...The landscape is slowly starting to change, as more diverse writers break into the genre, and publishers take chances on love stories that reflect a broader range of experiences and don't always fit the stereotypical girl-meets-boy mold. Forever Yours, an imprint at Grand Central, publishes Karelia Stetz-Waters, who writes romances about lesbian couples. Uzma Jalaluddin's debut novel, Ayesha at Last, takes place in a close-knit immigrant Muslim community in Canada, and features an outspoken Muslim heroine who falls for a more conservative Muslim man, a Darcy to her Lizzie Bennett...
...."Readers want books that reflect the world they live in, and they won't settle for a book about a small town where every single person is white," said Leah Koch, co-owner of the romance bookstore the Ripped Bodice in Culver City, Calif. Last year, six of her store's top 10 best-selling novels were written by authors of color, Ms. Koch said.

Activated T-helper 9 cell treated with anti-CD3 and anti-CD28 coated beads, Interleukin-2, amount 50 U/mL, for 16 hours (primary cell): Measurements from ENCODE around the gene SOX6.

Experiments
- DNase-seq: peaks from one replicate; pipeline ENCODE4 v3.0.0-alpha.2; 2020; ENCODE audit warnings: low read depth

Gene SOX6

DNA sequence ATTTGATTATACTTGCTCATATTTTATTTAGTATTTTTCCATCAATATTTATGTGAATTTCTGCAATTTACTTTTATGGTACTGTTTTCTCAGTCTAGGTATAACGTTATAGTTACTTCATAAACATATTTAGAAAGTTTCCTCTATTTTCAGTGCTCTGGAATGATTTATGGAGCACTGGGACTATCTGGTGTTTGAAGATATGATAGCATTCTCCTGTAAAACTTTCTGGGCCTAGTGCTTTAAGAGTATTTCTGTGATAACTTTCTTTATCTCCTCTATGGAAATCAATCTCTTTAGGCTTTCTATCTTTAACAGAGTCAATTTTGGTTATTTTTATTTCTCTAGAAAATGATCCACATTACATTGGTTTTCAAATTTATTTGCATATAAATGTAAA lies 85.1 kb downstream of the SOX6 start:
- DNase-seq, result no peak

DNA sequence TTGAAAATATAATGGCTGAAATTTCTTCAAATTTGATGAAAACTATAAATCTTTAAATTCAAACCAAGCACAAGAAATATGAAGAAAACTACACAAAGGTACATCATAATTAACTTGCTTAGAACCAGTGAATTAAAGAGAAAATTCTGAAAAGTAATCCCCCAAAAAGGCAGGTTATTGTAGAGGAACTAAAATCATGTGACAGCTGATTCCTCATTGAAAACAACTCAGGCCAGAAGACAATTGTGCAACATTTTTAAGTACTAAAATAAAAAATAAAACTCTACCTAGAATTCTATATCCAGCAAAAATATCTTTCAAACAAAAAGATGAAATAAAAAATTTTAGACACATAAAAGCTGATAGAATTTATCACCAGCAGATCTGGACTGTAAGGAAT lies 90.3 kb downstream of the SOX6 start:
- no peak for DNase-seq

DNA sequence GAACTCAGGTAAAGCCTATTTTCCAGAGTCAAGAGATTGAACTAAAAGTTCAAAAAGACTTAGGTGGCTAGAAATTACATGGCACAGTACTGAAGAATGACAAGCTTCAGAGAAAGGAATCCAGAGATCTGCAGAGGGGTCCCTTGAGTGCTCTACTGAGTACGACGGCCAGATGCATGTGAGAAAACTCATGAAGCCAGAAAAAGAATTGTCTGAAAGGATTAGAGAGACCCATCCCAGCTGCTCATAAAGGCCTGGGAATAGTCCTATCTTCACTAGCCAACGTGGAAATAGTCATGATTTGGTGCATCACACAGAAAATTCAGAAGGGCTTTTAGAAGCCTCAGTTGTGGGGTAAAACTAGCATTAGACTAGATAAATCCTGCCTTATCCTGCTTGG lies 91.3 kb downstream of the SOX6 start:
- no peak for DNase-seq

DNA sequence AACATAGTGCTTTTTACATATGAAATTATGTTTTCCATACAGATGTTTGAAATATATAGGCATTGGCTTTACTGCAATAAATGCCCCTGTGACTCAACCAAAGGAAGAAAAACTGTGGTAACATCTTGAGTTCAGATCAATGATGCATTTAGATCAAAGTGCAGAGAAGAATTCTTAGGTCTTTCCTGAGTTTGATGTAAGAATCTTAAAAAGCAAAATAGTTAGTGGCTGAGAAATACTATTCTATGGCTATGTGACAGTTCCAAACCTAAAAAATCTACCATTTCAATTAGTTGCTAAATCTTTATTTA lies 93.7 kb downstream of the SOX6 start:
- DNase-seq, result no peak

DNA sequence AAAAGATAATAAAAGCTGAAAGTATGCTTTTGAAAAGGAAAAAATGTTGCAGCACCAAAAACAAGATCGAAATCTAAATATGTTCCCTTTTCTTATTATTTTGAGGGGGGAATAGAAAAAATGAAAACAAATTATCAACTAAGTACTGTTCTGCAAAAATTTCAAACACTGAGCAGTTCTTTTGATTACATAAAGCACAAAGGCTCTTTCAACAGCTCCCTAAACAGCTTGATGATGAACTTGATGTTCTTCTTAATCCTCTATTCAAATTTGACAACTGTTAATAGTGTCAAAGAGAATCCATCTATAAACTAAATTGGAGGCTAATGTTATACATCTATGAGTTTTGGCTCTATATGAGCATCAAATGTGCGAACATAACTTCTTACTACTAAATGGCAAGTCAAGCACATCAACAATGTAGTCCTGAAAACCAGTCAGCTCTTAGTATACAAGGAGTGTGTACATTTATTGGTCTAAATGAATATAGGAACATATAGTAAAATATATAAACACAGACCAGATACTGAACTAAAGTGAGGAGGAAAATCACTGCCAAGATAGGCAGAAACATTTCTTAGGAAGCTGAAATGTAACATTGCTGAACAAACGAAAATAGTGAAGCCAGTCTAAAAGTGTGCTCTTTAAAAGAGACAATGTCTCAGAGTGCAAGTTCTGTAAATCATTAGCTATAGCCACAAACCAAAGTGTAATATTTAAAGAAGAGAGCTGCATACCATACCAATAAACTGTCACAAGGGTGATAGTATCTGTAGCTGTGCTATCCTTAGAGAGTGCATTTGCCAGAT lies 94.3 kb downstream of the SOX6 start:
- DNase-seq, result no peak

Michael Ondaatje's The English Patient (Bloomsbury), the story of an injured, anonymous English WWII pilot and his Italian nurse, has been named the winner of the Golden Man Booker Prize, awarded to the best work of fiction previously awarded the Man Booker Prize over the last 50 years.
In a brief statement released late Tuesday afternoon, Barnes & Noble said CEO Demos Parneros (who had been named CEO in April 2017) had been terminated for "violations of the Company's policies." While not saying what policies Parneros violated, B&N said his termination "is not due to any disagreement with the Company regarding its financial reporting, policies, or practices or any potential fraud relating thereto." In addition to being fired immediately, Parneros will not receive any severance, B&N said. B&N said Parneros's removal was undertaken by its board of directors, who were advised by the law firm Paul, Weiss, Rifkind, Wharton & Garrison LLP.